Devices that can see shortwave infrared light, which is invisible to the naked eye, could soon become cheaper and more accessible to a broader consumer base.
Tsukuba, Japan, Apr 16, 2021 – Scientists in Europe have designed an organic dye-based device that can see light waves in the shortwave infrared (SWIR) range. The device is easy to make using cheap materials, and is stable at high temperatures. The findings, published in the journal Science and Technology of Advanced Materials, could lead to more widespread use of inexpensive consumer SWIR imaging and sensing devices.
The human eye can only detect a very narrow segment of the electromagnetic spectrum, from around 400 to 700 nanometers. The SWIR region, on the other hand, extends from 1,000 to 2,500 nanometers. Specially designed cameras can take images of objects that reflect waves in the SWIR region. They are used for improving night vision, in airborne remote sensing, and deep tissue imaging. The cameras also help assess the composition and quality of silicon wafers, building structures and even food produce.
“These cameras are typically difficult to manufacture and are quite expensive, as they are made of inorganic semiconductor photodiode arrays interconnected with read-out integrated circuitry,” says Roland Hany of the Swiss Federal Laboratories for Materials Science and Technology.
Hany worked with colleagues in Switzerland and Italy to design an organic dye-based ‘SWIR upconversion device’ that efficiently converts shortwave infrared light to visible light.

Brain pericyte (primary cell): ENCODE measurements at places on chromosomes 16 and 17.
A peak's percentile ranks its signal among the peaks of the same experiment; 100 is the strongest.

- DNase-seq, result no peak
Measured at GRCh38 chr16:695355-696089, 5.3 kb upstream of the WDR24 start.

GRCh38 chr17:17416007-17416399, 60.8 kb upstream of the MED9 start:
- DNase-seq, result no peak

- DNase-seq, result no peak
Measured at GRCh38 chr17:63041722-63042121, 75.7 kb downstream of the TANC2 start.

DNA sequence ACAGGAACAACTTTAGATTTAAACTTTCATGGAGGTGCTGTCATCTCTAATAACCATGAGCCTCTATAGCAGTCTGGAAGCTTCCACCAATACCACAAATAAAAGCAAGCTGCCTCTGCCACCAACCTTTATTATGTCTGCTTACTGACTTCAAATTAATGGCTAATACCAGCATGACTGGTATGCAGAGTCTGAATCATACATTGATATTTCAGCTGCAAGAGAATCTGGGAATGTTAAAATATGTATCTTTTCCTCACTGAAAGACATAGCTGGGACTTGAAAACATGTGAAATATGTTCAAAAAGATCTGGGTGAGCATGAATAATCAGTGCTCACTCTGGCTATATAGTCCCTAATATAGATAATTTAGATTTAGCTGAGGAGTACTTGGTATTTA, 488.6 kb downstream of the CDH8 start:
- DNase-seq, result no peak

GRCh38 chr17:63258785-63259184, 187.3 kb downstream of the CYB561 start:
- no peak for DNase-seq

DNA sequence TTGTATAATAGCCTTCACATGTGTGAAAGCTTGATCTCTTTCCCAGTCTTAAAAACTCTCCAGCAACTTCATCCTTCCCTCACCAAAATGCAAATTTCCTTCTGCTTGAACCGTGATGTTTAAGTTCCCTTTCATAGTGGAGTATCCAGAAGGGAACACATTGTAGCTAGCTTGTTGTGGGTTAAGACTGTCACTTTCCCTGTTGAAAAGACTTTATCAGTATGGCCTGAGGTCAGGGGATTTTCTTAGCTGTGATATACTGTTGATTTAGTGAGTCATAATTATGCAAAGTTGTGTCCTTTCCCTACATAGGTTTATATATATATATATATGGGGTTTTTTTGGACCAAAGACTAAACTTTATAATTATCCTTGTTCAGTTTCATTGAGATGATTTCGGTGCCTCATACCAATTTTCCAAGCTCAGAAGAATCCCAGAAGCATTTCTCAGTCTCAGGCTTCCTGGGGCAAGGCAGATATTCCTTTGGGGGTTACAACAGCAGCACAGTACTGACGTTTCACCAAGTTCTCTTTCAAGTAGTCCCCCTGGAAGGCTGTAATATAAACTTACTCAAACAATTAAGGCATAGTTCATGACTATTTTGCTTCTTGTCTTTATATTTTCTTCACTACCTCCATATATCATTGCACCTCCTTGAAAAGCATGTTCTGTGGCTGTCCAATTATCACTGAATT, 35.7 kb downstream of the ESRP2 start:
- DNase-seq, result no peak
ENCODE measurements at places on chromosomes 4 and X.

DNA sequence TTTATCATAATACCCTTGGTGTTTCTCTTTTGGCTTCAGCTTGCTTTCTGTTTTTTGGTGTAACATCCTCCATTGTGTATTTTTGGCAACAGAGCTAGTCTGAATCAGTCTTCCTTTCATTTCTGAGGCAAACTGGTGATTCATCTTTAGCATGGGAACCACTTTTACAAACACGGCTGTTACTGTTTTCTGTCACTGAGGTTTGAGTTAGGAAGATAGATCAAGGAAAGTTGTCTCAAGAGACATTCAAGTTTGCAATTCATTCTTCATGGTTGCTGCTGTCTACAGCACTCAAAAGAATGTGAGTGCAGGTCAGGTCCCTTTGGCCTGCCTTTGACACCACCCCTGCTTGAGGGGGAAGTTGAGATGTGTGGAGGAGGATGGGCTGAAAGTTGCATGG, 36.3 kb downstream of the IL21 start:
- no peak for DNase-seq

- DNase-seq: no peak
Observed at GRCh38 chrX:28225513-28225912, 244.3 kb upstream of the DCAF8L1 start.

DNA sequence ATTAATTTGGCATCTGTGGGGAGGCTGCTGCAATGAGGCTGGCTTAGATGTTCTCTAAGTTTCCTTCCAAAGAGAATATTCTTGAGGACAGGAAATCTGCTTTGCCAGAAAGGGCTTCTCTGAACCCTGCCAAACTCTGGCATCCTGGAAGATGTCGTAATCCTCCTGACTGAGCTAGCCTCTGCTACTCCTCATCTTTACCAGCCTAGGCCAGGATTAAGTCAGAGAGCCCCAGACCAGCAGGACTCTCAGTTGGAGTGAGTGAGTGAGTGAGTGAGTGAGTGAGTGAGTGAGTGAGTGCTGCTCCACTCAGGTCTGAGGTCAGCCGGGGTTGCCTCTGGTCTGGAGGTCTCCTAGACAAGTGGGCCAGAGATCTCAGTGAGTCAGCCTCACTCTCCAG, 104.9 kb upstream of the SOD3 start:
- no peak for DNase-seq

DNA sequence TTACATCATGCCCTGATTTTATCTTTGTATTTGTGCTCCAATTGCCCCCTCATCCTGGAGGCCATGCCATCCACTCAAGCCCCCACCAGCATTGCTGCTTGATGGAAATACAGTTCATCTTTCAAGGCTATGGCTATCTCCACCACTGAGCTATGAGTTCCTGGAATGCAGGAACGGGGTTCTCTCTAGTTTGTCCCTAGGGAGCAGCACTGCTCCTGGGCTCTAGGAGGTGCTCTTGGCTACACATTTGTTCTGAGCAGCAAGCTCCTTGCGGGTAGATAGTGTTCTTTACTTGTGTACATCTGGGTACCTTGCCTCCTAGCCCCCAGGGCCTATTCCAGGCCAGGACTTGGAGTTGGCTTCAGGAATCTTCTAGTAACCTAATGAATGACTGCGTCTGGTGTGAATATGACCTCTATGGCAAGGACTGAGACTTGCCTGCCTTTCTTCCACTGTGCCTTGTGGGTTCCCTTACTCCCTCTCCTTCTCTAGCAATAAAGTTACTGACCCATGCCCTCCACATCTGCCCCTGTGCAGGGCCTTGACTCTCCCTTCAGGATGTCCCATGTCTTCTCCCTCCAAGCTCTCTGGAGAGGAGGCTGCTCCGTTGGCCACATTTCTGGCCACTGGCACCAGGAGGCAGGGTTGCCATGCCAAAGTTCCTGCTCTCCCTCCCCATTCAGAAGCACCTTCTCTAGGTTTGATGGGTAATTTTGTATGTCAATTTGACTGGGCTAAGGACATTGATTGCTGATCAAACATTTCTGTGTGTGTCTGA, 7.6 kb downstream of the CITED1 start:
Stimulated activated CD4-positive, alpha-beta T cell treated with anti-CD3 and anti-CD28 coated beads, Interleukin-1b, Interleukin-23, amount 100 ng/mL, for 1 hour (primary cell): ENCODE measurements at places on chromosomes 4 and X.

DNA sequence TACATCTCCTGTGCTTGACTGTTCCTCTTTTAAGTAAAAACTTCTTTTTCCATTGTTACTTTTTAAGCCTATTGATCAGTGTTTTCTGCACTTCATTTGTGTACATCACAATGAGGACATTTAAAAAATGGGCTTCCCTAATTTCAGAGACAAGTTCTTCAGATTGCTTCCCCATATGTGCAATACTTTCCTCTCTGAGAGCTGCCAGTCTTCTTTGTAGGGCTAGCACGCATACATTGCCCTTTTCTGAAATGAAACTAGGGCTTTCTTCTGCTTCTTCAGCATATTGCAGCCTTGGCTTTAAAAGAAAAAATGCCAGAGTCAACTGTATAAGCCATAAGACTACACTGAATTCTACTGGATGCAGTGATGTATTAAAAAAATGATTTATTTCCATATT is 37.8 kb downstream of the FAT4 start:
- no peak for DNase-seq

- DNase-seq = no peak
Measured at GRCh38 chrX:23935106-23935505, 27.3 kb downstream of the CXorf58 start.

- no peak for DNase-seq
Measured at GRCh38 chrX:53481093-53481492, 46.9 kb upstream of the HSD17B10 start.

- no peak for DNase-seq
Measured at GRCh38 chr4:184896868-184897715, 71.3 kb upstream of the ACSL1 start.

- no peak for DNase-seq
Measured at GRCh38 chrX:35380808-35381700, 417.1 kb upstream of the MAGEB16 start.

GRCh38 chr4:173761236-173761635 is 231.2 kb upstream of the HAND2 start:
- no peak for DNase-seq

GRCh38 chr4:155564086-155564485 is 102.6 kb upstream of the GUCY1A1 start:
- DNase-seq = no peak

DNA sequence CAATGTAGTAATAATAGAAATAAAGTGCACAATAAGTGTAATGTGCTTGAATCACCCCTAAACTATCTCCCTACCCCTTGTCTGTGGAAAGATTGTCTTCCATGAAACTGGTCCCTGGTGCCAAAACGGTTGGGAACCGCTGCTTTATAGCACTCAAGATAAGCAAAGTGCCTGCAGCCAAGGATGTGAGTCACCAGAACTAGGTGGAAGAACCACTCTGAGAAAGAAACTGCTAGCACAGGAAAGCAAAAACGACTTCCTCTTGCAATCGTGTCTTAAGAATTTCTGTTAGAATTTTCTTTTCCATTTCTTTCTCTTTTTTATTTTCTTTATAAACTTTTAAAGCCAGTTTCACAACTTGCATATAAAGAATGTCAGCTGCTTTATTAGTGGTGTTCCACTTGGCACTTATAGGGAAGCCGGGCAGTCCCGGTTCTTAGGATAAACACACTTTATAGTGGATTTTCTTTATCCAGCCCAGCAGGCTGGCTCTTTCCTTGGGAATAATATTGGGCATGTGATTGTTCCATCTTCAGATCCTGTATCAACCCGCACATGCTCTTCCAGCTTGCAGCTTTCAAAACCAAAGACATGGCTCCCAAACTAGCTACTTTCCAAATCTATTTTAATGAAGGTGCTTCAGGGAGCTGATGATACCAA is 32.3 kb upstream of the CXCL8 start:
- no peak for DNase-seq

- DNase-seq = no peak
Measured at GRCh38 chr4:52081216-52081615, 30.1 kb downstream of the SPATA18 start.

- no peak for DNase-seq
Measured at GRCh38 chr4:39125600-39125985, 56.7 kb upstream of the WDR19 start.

The device uses organic (materials made with carbon) components: a squaraine dye-coated flexible substrate combined with a fluorescent organic light-emitting diode (OLED). When the dye absorbs SWIR waves, an electric current is generated and directly converted into a visible image by the OLED.
The team had to play with the molecular composition of several squaraine dyes to get them to absorb specific wavelengths. Ultimately, they synthesized squaraine dyes that absorb SWIR light beyond 1,200 nanometers and remained stable up to 200 degrees Celsius. The finished dye-based device performed stably for several weeks under normal laboratory conditions.
“All-organic upconverters could lead to applications that can’t be realized with current technology. For example, invisible night vision devices can be directly integrated into car windscreens without affecting the visual field,” explains Hany.
The team is now working on shifting the dye’s absorption further into the SWIR range. They are also using machine learning techniques to find new dye molecules capable of sensing SWIR waves. Finally, the team aims to improve device stability and sensitivity.